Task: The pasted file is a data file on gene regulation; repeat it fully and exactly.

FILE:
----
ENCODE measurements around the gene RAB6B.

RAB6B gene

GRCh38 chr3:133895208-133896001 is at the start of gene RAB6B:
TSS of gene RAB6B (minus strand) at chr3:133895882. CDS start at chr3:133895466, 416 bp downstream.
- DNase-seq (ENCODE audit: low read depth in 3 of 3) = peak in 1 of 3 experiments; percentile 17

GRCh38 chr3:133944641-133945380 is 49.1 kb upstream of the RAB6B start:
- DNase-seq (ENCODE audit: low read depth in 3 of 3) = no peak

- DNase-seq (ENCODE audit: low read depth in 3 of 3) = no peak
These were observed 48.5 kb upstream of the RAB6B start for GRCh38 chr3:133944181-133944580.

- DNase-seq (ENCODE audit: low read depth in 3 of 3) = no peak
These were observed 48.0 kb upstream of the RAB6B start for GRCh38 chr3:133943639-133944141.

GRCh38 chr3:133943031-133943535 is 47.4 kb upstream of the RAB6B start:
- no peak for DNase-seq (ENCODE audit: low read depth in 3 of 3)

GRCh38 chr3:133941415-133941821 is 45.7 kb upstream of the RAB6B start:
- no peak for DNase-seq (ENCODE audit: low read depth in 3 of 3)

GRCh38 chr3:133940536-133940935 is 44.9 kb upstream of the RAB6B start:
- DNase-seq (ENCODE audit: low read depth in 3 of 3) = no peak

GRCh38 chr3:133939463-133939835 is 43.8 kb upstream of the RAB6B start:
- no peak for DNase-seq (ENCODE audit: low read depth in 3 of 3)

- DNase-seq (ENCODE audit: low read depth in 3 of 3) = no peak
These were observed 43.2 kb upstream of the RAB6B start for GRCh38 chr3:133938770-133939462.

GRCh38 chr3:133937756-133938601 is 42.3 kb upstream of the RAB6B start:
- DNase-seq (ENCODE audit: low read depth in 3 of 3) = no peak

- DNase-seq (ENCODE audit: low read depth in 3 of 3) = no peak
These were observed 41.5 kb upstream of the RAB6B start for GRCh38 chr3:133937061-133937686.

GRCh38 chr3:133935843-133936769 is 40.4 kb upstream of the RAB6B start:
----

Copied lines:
ENCODE measurements around the gene RAB6B.

RAB6B gene

GRCh38 chr3:133895208-133896001 is at the start of gene RAB6B:
TSS of gene RAB6B (minus strand) at chr3:133895882. CDS start at chr3:133895466, 416 bp downstream.
- DNase-seq (ENCODE audit: low read depth in 3 of 3) = peak in 1 of 3 experiments; percentile 17

GRCh38 chr3:133944641-133945380 is 49.1 kb upstream of the RAB6B start:
- DNase-seq (ENCODE audit: low read depth in 3 of 3) = no peak

- DNase-seq (ENCODE audit: low read depth in 3 of 3) = no peak
These were observed 48.5 kb upstream of the RAB6B start for GRCh38 chr3:133944181-133944580.

- DNase-seq (ENCODE audit: low read depth in 3 of 3) = no peak
These were observed 48.0 kb upstream of the RAB6B start for GRCh38 chr3:133943639-133944141.

GRCh38 chr3:133943031-133943535 is 47.4 kb upstream of the RAB6B start:
- no peak for DNase-seq (ENCODE audit: low read depth in 3 of 3)

GRCh38 chr3:133941415-133941821 is 45.7 kb upstream of the RAB6B start:
- no peak for DNase-seq (ENCODE audit: low read depth in 3 of 3)

GRCh38 chr3:133940536-133940935 is 44.9 kb upstream of the RAB6B start:
- DNase-seq (ENCODE audit: low read depth in 3 of 3) = no peak

GRCh38 chr3:133939463-133939835 is 43.8 kb upstream of the RAB6B start:
- no peak for DNase-seq (ENCODE audit: low read depth in 3 of 3)

- DNase-seq (ENCODE audit: low read depth in 3 of 3) = no peak
These were observed 43.2 kb upstream of the RAB6B start for GRCh38 chr3:133938770-133939462.

GRCh38 chr3:133937756-133938601 is 42.3 kb upstream of the RAB6B start:
- DNase-seq (ENCODE audit: low read depth in 3 of 3) = no peak

- DNase-seq (ENCODE audit: low read depth in 3 of 3) = no peak
These were observed 41.5 kb upstream of the RAB6B start for GRCh38 chr3:133937061-133937686.

GRCh38 chr3:133935843-133936769 is 40.4 kb upstream of the RAB6B start: